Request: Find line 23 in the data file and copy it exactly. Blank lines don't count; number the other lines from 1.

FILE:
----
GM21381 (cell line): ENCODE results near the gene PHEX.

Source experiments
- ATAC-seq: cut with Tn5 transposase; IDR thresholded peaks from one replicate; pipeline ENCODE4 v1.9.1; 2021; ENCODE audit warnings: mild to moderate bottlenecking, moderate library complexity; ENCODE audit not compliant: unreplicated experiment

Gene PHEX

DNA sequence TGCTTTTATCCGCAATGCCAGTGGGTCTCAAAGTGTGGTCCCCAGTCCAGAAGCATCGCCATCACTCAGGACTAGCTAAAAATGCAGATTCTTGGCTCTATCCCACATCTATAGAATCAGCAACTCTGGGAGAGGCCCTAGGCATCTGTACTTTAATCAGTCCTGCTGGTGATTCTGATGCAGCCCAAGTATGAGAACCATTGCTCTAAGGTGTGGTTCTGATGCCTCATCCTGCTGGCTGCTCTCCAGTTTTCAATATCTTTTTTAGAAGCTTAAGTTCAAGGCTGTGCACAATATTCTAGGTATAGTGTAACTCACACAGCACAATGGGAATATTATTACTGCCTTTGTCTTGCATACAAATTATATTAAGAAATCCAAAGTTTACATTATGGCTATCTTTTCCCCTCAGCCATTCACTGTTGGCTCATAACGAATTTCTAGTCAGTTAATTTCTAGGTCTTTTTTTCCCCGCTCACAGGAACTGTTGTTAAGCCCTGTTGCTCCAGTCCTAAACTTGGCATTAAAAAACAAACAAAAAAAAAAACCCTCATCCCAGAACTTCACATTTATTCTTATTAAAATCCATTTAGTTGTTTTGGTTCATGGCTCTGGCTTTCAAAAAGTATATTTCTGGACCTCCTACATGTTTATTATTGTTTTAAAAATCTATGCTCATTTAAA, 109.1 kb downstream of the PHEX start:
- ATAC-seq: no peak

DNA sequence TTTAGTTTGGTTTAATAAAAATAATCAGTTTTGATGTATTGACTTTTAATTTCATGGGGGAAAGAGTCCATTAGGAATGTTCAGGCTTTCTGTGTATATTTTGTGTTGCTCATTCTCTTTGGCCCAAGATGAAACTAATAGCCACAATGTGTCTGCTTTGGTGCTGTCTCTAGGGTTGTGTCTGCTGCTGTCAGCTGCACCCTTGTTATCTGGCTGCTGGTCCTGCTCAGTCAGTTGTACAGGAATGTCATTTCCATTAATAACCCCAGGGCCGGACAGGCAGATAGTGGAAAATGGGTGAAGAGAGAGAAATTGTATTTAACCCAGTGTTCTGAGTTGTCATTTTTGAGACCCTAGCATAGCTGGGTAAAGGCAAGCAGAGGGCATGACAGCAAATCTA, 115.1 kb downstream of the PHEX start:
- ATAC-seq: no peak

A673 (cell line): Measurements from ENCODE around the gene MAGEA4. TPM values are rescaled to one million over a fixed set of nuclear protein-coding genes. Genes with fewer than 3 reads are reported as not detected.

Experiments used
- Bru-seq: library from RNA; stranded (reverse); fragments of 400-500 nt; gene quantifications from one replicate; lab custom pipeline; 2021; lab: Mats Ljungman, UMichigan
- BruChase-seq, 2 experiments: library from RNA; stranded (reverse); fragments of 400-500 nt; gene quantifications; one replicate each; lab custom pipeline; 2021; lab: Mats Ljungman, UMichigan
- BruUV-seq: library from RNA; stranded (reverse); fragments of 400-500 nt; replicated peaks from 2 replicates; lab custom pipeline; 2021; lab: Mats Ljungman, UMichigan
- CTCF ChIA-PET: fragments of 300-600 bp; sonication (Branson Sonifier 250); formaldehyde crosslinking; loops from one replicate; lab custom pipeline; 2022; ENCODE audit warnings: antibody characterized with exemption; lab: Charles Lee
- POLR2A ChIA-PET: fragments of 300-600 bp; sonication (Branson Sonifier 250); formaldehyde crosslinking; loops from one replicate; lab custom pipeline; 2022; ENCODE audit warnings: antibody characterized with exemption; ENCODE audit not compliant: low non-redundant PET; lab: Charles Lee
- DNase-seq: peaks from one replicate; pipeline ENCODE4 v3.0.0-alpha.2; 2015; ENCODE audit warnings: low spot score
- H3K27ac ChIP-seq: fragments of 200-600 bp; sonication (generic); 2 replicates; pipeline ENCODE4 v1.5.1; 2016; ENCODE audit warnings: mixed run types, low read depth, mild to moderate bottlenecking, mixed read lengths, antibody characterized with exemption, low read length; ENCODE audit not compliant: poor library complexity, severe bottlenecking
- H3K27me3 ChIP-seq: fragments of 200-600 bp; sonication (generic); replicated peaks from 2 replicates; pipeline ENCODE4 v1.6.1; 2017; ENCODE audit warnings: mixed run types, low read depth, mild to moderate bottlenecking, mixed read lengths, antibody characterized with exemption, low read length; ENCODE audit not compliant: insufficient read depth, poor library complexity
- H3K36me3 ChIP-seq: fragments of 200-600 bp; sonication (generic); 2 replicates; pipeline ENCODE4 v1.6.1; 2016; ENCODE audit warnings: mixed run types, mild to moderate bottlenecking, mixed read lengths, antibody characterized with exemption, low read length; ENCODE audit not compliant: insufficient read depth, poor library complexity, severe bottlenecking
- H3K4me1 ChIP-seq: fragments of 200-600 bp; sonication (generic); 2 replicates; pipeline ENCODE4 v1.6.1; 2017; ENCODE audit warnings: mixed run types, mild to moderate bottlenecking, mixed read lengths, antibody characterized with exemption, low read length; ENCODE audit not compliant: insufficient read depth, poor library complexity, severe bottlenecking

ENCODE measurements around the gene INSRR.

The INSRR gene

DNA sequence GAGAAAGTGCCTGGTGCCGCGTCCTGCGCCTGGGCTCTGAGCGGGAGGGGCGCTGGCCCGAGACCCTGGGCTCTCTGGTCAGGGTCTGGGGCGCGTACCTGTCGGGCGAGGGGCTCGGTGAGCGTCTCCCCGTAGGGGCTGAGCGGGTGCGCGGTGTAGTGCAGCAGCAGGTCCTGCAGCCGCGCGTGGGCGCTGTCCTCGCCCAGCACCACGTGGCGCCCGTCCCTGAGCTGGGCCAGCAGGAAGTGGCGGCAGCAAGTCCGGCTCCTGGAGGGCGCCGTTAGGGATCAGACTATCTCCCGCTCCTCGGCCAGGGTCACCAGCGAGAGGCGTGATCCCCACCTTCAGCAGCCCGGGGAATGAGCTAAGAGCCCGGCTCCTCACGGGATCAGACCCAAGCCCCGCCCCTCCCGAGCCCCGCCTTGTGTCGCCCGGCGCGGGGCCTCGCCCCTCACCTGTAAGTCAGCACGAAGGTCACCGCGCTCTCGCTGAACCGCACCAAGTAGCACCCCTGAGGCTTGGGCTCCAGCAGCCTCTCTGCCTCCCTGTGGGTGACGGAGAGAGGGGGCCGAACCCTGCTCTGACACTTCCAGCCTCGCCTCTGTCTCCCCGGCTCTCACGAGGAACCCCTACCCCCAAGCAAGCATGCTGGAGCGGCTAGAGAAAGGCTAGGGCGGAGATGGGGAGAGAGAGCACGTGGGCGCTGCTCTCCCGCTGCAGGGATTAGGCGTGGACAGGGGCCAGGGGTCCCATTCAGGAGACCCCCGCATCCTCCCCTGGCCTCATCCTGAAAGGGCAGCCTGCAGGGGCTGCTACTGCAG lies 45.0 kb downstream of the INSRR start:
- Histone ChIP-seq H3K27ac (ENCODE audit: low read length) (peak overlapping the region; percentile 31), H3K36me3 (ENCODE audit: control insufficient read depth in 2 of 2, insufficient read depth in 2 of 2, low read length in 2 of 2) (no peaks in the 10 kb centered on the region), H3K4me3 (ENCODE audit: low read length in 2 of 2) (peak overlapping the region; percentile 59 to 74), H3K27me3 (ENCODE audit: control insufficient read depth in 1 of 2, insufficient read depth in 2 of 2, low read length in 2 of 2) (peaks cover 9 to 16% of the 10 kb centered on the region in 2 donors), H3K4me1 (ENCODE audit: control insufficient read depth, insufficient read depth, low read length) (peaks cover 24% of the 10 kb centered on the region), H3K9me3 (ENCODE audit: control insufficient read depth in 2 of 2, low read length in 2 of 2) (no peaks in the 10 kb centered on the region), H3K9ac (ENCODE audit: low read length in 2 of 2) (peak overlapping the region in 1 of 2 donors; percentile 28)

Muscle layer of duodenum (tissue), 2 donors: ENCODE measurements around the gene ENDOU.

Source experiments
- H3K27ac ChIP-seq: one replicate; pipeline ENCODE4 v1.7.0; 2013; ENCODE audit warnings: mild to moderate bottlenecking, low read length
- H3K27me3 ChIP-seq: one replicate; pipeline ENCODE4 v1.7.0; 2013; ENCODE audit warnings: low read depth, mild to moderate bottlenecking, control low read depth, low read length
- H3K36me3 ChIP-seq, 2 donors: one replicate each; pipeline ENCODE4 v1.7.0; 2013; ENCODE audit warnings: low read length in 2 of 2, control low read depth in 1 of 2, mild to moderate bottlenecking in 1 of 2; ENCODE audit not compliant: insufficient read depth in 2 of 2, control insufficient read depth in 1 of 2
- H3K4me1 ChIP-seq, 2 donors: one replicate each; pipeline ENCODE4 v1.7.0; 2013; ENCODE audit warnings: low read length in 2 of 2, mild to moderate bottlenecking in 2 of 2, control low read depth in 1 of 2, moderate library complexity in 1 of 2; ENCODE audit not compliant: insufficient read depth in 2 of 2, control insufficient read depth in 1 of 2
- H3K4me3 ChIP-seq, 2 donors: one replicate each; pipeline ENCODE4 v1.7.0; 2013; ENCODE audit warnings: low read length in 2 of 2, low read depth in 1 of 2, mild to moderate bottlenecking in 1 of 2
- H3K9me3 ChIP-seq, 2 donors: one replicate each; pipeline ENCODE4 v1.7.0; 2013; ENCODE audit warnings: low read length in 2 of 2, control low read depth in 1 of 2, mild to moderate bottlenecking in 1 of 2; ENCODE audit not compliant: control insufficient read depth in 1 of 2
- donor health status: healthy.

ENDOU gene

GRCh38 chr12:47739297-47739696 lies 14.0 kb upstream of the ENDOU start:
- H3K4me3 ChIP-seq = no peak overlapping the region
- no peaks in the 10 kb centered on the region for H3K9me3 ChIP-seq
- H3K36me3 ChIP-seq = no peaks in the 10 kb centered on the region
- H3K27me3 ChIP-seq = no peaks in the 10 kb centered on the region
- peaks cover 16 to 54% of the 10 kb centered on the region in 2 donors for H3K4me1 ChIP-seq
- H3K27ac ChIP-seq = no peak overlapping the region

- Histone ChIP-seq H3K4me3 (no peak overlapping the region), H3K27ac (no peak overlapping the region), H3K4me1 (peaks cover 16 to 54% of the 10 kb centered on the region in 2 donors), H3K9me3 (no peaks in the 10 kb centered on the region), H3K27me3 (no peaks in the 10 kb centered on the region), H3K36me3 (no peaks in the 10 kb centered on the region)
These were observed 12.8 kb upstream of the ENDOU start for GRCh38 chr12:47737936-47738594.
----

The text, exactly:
DNA sequence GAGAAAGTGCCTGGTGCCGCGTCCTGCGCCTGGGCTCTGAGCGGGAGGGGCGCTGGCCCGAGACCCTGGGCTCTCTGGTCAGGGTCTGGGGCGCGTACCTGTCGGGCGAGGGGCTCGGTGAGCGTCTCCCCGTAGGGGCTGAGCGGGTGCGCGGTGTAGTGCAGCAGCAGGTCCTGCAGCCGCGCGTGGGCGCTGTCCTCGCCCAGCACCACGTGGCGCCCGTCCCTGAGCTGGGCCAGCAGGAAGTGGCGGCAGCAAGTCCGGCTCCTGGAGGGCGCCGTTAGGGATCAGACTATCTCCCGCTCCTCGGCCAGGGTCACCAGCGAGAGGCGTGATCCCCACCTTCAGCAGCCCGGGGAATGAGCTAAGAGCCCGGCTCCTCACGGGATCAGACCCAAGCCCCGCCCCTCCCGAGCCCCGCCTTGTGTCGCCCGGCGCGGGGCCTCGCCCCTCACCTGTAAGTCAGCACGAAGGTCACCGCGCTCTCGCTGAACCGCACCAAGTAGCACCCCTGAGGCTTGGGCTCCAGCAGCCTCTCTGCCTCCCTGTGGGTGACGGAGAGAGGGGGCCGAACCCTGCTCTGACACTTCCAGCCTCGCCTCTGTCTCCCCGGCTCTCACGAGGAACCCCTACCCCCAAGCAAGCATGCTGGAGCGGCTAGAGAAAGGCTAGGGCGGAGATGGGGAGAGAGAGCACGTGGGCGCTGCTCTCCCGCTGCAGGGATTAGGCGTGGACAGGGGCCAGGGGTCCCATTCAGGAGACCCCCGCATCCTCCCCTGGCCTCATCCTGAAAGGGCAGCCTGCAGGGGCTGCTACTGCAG lies 45.0 kb downstream of the INSRR start: